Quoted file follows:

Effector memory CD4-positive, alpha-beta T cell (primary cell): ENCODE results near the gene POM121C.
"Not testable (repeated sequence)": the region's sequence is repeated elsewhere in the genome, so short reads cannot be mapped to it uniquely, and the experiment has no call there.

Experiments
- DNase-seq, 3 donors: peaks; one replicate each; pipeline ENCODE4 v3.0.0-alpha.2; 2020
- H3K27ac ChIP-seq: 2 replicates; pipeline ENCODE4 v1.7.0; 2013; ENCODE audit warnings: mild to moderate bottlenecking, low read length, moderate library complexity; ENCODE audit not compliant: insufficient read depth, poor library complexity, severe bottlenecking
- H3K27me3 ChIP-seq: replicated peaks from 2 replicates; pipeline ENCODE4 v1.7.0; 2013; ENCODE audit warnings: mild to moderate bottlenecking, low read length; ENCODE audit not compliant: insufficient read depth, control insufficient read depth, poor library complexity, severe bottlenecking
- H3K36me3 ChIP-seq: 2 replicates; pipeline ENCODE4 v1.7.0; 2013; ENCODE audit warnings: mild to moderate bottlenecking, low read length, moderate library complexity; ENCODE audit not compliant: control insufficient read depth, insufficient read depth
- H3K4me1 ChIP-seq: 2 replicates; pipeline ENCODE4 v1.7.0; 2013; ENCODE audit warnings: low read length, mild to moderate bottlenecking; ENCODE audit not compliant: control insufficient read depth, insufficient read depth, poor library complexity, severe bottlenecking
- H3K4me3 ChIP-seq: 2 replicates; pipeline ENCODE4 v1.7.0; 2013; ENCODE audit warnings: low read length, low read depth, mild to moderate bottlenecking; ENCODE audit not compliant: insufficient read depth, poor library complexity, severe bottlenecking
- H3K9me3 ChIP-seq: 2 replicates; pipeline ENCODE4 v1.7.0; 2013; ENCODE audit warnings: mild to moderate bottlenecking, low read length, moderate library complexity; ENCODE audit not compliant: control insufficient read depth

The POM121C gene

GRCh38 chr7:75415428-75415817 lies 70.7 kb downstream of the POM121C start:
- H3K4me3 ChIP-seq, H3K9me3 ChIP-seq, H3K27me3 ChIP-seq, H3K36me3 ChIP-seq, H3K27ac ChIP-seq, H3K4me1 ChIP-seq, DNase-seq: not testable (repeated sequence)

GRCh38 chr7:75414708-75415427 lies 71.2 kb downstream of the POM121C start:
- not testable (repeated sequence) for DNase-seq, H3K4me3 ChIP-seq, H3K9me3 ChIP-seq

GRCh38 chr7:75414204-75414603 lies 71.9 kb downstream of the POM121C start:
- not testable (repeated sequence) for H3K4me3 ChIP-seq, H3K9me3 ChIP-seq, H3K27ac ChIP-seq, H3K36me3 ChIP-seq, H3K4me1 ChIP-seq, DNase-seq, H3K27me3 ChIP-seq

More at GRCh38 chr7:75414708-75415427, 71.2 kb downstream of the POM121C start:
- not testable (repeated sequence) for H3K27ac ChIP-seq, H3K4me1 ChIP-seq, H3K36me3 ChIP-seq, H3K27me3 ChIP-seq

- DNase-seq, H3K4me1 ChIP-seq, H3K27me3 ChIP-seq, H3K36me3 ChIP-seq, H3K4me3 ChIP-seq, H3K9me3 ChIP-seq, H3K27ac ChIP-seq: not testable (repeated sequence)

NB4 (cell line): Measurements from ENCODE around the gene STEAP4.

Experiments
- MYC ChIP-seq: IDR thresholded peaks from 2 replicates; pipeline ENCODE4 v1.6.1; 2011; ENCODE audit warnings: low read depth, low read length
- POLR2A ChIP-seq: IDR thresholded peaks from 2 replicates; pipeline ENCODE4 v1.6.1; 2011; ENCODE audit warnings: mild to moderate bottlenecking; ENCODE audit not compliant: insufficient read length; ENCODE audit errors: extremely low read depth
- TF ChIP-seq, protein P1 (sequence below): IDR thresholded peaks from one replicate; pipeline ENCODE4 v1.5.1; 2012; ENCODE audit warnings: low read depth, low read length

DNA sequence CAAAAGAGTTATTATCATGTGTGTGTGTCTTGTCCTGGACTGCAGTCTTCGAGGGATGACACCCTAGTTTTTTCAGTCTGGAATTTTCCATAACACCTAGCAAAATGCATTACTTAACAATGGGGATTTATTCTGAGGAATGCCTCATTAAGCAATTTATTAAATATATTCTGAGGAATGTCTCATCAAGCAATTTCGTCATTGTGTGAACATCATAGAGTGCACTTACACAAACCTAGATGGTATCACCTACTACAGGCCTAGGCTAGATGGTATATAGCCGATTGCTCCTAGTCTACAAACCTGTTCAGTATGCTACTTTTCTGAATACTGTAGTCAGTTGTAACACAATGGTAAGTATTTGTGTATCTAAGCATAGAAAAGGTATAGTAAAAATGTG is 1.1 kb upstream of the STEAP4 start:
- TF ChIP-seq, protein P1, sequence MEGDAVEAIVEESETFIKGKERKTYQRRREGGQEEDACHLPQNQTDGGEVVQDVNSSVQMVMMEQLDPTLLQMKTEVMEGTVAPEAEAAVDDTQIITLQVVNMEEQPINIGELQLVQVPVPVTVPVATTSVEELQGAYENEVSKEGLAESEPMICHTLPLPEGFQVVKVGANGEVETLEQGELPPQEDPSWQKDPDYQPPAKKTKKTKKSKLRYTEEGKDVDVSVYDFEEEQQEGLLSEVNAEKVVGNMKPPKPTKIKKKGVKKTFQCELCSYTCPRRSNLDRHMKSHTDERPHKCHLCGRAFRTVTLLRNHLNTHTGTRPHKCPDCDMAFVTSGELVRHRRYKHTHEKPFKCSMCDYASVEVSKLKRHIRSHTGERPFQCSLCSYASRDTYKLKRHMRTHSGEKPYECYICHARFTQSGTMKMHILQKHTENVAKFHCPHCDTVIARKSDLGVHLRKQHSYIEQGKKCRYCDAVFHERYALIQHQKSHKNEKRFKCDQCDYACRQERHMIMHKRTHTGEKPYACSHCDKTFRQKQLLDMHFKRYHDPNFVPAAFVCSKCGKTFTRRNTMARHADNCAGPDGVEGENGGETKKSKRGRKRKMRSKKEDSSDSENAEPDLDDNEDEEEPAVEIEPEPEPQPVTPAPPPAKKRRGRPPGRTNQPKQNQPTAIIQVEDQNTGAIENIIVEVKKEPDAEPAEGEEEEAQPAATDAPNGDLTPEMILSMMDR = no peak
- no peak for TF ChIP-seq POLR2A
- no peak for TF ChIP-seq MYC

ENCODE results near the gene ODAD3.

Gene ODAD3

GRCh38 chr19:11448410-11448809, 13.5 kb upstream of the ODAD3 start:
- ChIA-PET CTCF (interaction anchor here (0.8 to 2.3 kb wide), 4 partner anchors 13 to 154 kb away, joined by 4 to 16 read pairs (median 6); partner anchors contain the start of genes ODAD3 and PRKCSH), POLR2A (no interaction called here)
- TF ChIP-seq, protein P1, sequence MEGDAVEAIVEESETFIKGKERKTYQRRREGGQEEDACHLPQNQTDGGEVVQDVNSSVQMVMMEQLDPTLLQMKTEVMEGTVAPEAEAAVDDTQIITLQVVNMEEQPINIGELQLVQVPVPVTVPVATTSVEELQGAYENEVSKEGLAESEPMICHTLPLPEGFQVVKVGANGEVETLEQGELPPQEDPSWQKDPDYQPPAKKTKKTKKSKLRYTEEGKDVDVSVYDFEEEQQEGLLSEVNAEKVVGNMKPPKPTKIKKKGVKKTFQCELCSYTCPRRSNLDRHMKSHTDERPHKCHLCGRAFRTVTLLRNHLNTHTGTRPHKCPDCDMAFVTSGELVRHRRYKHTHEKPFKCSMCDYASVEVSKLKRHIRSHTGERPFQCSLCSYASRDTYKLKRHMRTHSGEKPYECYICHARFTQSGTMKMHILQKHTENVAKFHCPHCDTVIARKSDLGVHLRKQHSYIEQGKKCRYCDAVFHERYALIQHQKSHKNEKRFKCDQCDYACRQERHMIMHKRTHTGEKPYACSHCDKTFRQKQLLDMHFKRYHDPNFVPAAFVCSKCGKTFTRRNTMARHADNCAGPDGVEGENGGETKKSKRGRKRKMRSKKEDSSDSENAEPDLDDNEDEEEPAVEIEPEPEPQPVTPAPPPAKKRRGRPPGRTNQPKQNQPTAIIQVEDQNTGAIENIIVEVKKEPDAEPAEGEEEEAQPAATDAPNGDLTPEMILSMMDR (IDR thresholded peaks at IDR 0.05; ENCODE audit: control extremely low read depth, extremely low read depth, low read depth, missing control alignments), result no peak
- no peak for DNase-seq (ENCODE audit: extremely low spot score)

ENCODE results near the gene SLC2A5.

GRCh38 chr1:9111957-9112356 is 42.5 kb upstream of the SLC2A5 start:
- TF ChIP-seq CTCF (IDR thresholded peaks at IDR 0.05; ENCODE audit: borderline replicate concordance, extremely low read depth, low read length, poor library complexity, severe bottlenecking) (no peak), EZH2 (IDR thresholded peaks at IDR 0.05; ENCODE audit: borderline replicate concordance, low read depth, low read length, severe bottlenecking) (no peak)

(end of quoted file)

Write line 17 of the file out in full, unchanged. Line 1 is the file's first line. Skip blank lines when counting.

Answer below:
- not testable (repeated sequence) for H3K4me3 ChIP-seq, H3K9me3 ChIP-seq, H3K27ac ChIP-seq, H3K36me3 ChIP-seq, H3K4me1 ChIP-seq, DNase-seq, H3K27me3 ChIP-seq